A systematic review of randomized control trials (RCT) was undertaken to evaluate the effectiveness of eHealth behavioral interventions aiming to improve smoking rates, nutrition behaviors, alcohol intake, physical activity levels and/or obesity (SNAPO) in young adults. Seven electronic databases were searched for RCTs published in English from 2000 to April 2015 and evaluating eHealth interventions aiming to change one or multiple SNAPO outcomes, and including young adult (18-35years) participants. Of 2,159 articles identified, 45 studies met the inclusion criteria. Most interventions targeted alcohol (n=26), followed by smoking (n=7), physical activity (n=4), obesity (n=4) and nutrition (n=1). Three interventions targeted multiple behaviors. The eHealth interventions were most often delivered via websites (79.5%). Most studies (n=32) compared eHealth interventions to a control group (e.g. waiting list control, minimal intervention), with the majority (n=23) showing a positive effect on a SNAPO outcome at follow-up. Meta-analysis demonstrated a significantly lower mean number of drinks consumed/week in brief web or computer-based interventions compared to controls (Mean Difference -2.43 [-3.54, -1.32], P<0.0001, n=10). Sixteen studies compared eHealth delivery modes, with inconsistent results across target behaviors and technology types. Nine studies compared eHealth to other modes of delivery (e.g. in person) with all finding no difference in SNAPO outcomes between groups at follow-up. This review provides some evidence for the efficacy of eHealth SNAPO interventions for young adults, particularly in the short-term and for alcohol interventions. But there is insufficient evidence for their efficacy in the longer-term, as well as which mode of delivery is most effective.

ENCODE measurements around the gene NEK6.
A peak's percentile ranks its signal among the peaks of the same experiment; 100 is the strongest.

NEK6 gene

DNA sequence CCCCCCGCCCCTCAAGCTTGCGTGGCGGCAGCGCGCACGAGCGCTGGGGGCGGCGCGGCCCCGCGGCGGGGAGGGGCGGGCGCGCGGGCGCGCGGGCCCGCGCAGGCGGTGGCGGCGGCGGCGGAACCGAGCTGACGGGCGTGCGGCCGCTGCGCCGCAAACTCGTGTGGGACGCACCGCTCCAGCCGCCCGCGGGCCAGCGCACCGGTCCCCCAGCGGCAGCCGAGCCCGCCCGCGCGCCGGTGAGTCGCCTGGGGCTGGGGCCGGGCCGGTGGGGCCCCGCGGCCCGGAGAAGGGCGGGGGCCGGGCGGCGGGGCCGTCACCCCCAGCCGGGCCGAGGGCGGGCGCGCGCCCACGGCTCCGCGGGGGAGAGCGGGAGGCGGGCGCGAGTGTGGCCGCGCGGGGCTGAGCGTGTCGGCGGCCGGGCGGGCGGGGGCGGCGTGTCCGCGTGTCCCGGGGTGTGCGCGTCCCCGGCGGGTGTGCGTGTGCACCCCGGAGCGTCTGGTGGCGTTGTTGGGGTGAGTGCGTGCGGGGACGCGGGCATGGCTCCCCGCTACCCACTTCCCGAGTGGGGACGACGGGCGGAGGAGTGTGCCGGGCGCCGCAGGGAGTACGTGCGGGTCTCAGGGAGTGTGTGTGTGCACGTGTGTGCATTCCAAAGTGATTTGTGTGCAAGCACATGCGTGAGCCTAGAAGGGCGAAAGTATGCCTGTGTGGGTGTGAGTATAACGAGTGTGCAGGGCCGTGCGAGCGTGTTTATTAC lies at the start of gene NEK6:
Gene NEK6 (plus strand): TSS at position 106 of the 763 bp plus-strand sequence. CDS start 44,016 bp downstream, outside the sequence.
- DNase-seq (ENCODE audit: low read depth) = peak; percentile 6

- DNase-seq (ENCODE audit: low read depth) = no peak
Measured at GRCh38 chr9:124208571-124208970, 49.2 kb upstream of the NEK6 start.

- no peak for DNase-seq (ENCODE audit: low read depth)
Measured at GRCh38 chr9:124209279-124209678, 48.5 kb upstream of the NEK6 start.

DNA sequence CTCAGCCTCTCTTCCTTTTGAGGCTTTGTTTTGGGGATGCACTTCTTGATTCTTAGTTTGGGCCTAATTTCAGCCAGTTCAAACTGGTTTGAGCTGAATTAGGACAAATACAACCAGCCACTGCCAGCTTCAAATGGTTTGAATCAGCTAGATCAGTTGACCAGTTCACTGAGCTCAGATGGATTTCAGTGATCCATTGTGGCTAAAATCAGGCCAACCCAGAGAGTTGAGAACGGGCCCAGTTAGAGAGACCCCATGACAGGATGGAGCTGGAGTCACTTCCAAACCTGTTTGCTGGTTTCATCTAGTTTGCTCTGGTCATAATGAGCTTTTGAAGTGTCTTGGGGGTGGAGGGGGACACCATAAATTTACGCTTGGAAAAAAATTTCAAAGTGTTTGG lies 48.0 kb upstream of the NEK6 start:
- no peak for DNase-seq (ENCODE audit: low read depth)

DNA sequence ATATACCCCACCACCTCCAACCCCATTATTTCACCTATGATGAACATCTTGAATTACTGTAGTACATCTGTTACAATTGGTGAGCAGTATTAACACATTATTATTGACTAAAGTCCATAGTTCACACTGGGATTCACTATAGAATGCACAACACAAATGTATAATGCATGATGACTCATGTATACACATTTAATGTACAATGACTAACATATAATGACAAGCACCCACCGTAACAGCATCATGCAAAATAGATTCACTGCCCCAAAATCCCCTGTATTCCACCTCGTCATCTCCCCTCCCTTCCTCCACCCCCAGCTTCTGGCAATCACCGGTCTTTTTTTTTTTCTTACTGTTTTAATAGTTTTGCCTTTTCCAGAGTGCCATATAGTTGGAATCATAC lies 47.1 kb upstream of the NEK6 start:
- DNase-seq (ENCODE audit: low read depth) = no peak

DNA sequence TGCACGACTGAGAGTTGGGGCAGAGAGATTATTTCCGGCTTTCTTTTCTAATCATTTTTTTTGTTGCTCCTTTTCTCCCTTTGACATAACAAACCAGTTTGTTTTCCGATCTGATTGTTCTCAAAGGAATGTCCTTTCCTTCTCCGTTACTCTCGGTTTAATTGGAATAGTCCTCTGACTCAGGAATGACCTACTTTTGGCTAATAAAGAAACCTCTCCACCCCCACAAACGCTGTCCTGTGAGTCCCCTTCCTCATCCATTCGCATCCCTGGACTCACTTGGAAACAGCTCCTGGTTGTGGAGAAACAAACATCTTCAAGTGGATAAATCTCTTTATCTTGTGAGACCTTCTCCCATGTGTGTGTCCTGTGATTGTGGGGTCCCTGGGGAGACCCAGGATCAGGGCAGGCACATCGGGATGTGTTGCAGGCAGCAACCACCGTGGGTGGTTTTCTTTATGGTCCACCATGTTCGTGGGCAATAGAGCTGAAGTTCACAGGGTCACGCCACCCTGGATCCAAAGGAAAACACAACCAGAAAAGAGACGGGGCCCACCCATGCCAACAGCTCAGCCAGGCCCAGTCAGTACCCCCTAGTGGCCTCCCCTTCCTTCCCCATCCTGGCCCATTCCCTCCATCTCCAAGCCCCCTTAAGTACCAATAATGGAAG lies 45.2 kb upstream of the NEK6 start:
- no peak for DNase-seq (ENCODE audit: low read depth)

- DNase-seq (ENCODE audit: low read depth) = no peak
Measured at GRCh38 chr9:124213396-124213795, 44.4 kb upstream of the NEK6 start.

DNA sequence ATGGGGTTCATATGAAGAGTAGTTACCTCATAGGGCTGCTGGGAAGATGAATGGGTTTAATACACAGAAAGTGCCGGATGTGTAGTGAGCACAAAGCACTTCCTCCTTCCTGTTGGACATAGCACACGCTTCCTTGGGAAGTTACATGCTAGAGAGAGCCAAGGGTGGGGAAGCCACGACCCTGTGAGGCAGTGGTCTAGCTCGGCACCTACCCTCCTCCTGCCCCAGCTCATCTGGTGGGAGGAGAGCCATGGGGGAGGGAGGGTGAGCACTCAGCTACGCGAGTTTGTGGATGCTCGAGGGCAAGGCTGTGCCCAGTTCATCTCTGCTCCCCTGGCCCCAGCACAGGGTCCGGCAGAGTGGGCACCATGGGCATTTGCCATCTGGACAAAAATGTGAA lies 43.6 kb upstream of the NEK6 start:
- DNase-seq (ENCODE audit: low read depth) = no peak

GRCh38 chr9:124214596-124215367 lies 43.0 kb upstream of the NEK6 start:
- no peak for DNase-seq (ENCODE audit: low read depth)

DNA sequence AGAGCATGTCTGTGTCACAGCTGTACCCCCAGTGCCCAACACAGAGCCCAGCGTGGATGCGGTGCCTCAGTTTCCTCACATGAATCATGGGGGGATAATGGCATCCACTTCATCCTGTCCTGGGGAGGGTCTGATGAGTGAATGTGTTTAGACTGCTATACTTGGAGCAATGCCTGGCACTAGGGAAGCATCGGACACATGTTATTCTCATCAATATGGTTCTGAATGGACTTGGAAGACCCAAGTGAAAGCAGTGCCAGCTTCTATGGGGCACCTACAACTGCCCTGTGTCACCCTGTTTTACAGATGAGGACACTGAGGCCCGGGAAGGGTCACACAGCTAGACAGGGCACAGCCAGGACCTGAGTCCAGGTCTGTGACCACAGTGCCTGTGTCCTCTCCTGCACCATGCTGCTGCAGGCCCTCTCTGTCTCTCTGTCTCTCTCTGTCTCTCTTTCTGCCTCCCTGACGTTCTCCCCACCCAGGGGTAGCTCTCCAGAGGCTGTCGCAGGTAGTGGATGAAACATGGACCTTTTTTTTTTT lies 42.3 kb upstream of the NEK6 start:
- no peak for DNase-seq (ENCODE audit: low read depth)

This is relevant information. Yet, there is a so what question. What do clinicians do with this information?
This systematic review results are very relevant for chronic disease prevention strategies with this client population for public health nurses and nurses working in primary care settings. These results will inform the greater use of e-health in the delivery of prevention programs.
Given the small number of e-health studies selected for study that attempted to modify behaviors related to nutrition, physical activity, and obesity, this review does not provide much in the way of useful information about interventions for these behaviors. Only the studies focusing on alcohol use included enough subjects for detailed statistical analysis. However, the findings relative to e-health interventions for alcohol use among young adults are of limited value because the definition of an e-health intervention for this study encompassed such a wide range of methods. Coupled with the absence of evidence that the interventions studied produced sustained modifications in unhealthy behaviors, I think the value of this study for practicing public health professionals is limited.
The notion of using websites, e-mails, and text messages to promote behavioral changes is a new, potentially useful, and likely cost-effective treatment method that is bound to increase in popularity over coming months-to-years. This article cites success in improving young adults' alcohol intake as evidence that eHealth interventions can be effective, at least in the short term, and should be considered as a potentially effective intervention in efforts to modify other adverse lifestyle behaviors, such as smoking and unhealthy eating.
This is a well done and wide ranging systematic review of eHealth interventions for smoking, weight, alcohol and physical activity. As is typical, the underlying studies are of variable quality and size. The conclusion that eHealth hasn't been solidly proven is useful as there is a lot of enthusiasm and not much data.